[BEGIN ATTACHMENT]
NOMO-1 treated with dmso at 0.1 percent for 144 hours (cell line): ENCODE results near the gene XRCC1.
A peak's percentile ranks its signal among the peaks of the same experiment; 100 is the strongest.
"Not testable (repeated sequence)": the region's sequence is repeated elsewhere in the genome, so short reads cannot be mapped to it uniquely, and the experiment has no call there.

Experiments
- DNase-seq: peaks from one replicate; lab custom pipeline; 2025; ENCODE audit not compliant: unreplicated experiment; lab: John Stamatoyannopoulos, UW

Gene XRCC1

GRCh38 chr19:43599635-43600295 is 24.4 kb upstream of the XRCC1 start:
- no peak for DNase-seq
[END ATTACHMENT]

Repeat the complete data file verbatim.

NOMO-1 treated with dmso at 0.1 percent for 144 hours (cell line): ENCODE results near the gene XRCC1.
A peak's percentile ranks its signal among the peaks of the same experiment; 100 is the strongest.
"Not testable (repeated sequence)": the region's sequence is repeated elsewhere in the genome, so short reads cannot be mapped to it uniquely, and the experiment has no call there.

Experiments
- DNase-seq: peaks from one replicate; lab custom pipeline; 2025; ENCODE audit not compliant: unreplicated experiment; lab: John Stamatoyannopoulos, UW

Gene XRCC1

GRCh38 chr19:43599635-43600295 is 24.4 kb upstream of the XRCC1 start:
- no peak for DNase-seq